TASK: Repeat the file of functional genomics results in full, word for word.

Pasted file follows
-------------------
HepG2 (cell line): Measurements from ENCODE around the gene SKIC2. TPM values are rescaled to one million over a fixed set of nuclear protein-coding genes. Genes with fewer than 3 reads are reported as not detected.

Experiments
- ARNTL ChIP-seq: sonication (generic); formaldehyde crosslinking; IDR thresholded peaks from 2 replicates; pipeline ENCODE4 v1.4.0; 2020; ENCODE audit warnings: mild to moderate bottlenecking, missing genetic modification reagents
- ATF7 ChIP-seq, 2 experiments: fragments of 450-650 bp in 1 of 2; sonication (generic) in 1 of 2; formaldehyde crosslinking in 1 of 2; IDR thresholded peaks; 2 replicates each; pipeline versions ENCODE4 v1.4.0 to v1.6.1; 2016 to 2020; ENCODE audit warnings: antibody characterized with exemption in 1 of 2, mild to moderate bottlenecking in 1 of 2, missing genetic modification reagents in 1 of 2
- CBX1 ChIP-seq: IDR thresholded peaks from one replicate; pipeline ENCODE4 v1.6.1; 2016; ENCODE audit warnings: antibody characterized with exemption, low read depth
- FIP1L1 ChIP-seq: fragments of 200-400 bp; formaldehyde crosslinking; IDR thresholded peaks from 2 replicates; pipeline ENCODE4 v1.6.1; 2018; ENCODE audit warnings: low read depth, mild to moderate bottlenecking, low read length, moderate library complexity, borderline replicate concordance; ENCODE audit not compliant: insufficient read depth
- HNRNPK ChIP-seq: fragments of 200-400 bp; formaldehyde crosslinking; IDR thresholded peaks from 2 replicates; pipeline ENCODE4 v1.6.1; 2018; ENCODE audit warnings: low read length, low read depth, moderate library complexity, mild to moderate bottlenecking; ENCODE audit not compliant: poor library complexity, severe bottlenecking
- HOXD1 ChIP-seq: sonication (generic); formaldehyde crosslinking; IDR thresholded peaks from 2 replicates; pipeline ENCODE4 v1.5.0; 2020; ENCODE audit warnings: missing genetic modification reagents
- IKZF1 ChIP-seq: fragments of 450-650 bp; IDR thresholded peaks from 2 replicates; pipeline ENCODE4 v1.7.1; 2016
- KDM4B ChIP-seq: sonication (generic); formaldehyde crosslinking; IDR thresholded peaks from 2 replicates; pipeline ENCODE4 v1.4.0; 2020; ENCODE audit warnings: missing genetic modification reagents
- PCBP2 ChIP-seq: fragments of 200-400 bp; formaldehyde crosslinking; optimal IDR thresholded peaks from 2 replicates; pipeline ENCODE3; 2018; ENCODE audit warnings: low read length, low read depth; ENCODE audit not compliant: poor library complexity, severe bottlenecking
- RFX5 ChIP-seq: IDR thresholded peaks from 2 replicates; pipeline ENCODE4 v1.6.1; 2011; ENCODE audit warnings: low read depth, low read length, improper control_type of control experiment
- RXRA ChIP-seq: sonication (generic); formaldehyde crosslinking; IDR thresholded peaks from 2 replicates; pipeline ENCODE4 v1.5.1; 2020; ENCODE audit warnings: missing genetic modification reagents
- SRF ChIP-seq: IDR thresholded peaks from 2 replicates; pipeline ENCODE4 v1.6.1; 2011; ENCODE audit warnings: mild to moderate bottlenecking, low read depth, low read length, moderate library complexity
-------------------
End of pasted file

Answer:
HepG2 (cell line): Measurements from ENCODE around the gene SKIC2. TPM values are rescaled to one million over a fixed set of nuclear protein-coding genes. Genes with fewer than 3 reads are reported as not detected.

Experiments
- ARNTL ChIP-seq: sonication (generic); formaldehyde crosslinking; IDR thresholded peaks from 2 replicates; pipeline ENCODE4 v1.4.0; 2020; ENCODE audit warnings: mild to moderate bottlenecking, missing genetic modification reagents
- ATF7 ChIP-seq, 2 experiments: fragments of 450-650 bp in 1 of 2; sonication (generic) in 1 of 2; formaldehyde crosslinking in 1 of 2; IDR thresholded peaks; 2 replicates each; pipeline versions ENCODE4 v1.4.0 to v1.6.1; 2016 to 2020; ENCODE audit warnings: antibody characterized with exemption in 1 of 2, mild to moderate bottlenecking in 1 of 2, missing genetic modification reagents in 1 of 2
- CBX1 ChIP-seq: IDR thresholded peaks from one replicate; pipeline ENCODE4 v1.6.1; 2016; ENCODE audit warnings: antibody characterized with exemption, low read depth
- FIP1L1 ChIP-seq: fragments of 200-400 bp; formaldehyde crosslinking; IDR thresholded peaks from 2 replicates; pipeline ENCODE4 v1.6.1; 2018; ENCODE audit warnings: low read depth, mild to moderate bottlenecking, low read length, moderate library complexity, borderline replicate concordance; ENCODE audit not compliant: insufficient read depth
- HNRNPK ChIP-seq: fragments of 200-400 bp; formaldehyde crosslinking; IDR thresholded peaks from 2 replicates; pipeline ENCODE4 v1.6.1; 2018; ENCODE audit warnings: low read length, low read depth, moderate library complexity, mild to moderate bottlenecking; ENCODE audit not compliant: poor library complexity, severe bottlenecking
- HOXD1 ChIP-seq: sonication (generic); formaldehyde crosslinking; IDR thresholded peaks from 2 replicates; pipeline ENCODE4 v1.5.0; 2020; ENCODE audit warnings: missing genetic modification reagents
- IKZF1 ChIP-seq: fragments of 450-650 bp; IDR thresholded peaks from 2 replicates; pipeline ENCODE4 v1.7.1; 2016
- KDM4B ChIP-seq: sonication (generic); formaldehyde crosslinking; IDR thresholded peaks from 2 replicates; pipeline ENCODE4 v1.4.0; 2020; ENCODE audit warnings: missing genetic modification reagents
- PCBP2 ChIP-seq: fragments of 200-400 bp; formaldehyde crosslinking; optimal IDR thresholded peaks from 2 replicates; pipeline ENCODE3; 2018; ENCODE audit warnings: low read length, low read depth; ENCODE audit not compliant: poor library complexity, severe bottlenecking
- RFX5 ChIP-seq: IDR thresholded peaks from 2 replicates; pipeline ENCODE4 v1.6.1; 2011; ENCODE audit warnings: low read depth, low read length, improper control_type of control experiment
- RXRA ChIP-seq: sonication (generic); formaldehyde crosslinking; IDR thresholded peaks from 2 replicates; pipeline ENCODE4 v1.5.1; 2020; ENCODE audit warnings: missing genetic modification reagents
- SRF ChIP-seq: IDR thresholded peaks from 2 replicates; pipeline ENCODE4 v1.6.1; 2011; ENCODE audit warnings: mild to moderate bottlenecking, low read depth, low read length, moderate library complexity